- If you are planning to conceive a baby or are already pregnant, do not fail to inform your healthcare provider. Lithium medication has been linked to birth defects. It is also not recommended to take lithium medication if you are breastfeeding, as lithium secreted through the milk could expose your infant to toxic levels of the chemical.
- If you have forgotten to take a single dose, Do Not compensate by taking a double dose without consulting your doctor. Similarly, Do Not discontinue the drugs as soon as you start "feeling well" or if you find no relief within few days of starting dosage. Lithium generally takes a few weeks to take full effect. The body's therapeutic response to lithium is very gradual and sensitive, prolonged dosage must be discontinued gradually under medical supervision. If the manic episodes return, do not self-medicate. Consider a diabetic patient, for example, who needs to take daily insulin shots. The patient cannot miss a shot just because he/she feels well and certainly cannot stop taking the shots because the insulin levels have been normal for several months.
- Regular blood tests will be recommended by the doctor to check the levels of lithium. Based on the analysis, you will be asked to continue, discontinue or alter the dosage of lithium. It is recommended that you commit to this regular regime of the treatment to realize its full benefits.
- Do not feel discouraged by the side effects of the medication, lithium treatment to fight depression requires a bit of patience and a need to religiously follow the treatment routine. Your body will soon adjust to the medication. However, be aware of lithium toxicity symptoms and notify your doctor if you have any of them.
- Lithium medication can hamper your impulses (which is how it reduces suicidal thoughts), slow your responses such as alertness, presence of mind, etc., and cause hand tremors or muscle weakness. It is advisable not to drive a vehicle or engage in activities that require you to be constantly on your guard. Consult your healthcare provider in case of any doubts.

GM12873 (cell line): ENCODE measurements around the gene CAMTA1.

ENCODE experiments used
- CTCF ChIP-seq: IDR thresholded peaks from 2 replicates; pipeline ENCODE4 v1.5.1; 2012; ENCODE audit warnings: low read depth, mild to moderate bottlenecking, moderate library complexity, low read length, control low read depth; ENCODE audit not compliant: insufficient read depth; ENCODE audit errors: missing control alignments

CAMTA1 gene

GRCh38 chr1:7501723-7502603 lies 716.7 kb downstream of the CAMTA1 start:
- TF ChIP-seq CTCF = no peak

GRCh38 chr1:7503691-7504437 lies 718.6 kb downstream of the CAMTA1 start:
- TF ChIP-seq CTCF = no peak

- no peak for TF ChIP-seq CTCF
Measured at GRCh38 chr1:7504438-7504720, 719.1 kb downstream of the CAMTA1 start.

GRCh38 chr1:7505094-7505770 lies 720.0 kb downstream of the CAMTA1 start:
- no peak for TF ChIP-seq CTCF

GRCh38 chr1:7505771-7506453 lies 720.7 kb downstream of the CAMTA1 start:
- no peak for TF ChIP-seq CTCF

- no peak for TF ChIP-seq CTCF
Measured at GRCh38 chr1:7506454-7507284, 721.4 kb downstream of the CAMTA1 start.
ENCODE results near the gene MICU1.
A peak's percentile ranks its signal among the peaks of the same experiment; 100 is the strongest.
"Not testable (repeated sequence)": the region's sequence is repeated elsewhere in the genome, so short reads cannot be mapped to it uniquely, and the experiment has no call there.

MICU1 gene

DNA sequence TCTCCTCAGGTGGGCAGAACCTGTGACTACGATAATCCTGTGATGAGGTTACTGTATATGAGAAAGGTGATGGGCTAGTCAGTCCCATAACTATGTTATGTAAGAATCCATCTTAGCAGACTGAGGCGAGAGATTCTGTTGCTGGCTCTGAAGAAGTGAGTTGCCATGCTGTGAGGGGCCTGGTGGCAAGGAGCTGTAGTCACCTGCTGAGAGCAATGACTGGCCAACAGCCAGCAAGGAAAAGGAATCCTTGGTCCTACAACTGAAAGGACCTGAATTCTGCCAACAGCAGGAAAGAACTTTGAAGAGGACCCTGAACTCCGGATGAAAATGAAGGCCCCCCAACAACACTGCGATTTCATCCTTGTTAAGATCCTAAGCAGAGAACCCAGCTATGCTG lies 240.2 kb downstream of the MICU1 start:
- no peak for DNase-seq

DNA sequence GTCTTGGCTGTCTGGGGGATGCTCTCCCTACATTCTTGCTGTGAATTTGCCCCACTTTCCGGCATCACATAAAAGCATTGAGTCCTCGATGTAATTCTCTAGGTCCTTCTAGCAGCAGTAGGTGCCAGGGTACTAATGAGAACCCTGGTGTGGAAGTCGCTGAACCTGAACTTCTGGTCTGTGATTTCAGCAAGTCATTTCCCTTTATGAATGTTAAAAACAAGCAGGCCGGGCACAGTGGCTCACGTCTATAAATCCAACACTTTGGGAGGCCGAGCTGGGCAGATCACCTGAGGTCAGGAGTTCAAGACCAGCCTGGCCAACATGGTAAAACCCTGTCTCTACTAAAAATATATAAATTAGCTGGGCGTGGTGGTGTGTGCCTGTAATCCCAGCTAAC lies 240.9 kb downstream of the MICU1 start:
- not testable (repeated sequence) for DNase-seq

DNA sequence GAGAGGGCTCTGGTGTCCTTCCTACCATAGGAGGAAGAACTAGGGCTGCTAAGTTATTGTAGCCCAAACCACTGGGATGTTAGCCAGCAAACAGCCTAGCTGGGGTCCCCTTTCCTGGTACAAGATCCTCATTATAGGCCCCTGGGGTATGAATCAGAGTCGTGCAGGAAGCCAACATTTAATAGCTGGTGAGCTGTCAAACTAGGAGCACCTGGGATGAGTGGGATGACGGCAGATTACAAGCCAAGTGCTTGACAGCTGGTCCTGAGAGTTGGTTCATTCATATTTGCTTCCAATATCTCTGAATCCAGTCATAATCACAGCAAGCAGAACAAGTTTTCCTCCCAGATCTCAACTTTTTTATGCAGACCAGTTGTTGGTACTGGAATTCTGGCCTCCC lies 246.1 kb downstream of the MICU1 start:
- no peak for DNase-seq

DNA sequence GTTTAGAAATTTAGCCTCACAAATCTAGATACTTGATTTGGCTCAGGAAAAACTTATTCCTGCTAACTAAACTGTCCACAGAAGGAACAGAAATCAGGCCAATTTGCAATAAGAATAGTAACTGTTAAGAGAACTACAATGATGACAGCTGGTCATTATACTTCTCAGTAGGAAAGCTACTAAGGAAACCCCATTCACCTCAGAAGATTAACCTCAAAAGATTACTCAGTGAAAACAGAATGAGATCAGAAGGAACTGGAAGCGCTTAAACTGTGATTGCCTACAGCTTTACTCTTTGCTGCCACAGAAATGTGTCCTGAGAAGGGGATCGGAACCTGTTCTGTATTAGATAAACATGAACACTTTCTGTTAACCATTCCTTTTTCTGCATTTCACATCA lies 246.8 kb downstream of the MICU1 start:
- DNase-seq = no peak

- Be sufficiently hydrated while on lithium medication.
Favorable Research Findings
Lithium has been recognized as a micronutrient mineral that is essential to human health by the Food and Agriculture Organization of the United Nations and the USDA. Nutritional research is increasingly placing lithium on a pedestal as brain food recommended for anti-aging of the brain, as a mood enhancer and for treating alcohol addiction and associated mood disorders.
Another more debatable use for lithium relates to the healing effects from bathing in the therapeutic natural springs rich in lithium content. Some experts believe that adding lithium to the water supply (like fluoride) is possibly the ultimate solution to all social evils like drug abuse, attempted suicides and other criminal behavior. This seems highly unlikely in the light of possible side effects and the fact that we still do not know how lithium exactly affects brain function. In the world of psychiatry, however, lithium continues to hold promise.
Research is focused on expanding the benefits of this "wonder drug" to treat other disorders like epilepsy, Parkinson's disease and autism. Clinical trials are being conducted using lithium in the treatment of neurodegenerative disorder, amyotrophic lateral sclerosis (ALS). There is widespread speculation that, as lithium is an elementary metallic salt that could not be patented, its sale as medication does not seem like a viable commercial prospect, thus affecting its popularity as well as scope for further research. Nevertheless, it is no secret that its discovery in treating manic episodes has perhaps saved several patients from the brutality of electric shock treatments.
Disclaimer: This article is purely for informative and educational purposes, please seek the advice of a registered medical practitioner before consuming lithium medication or any other prescription drug.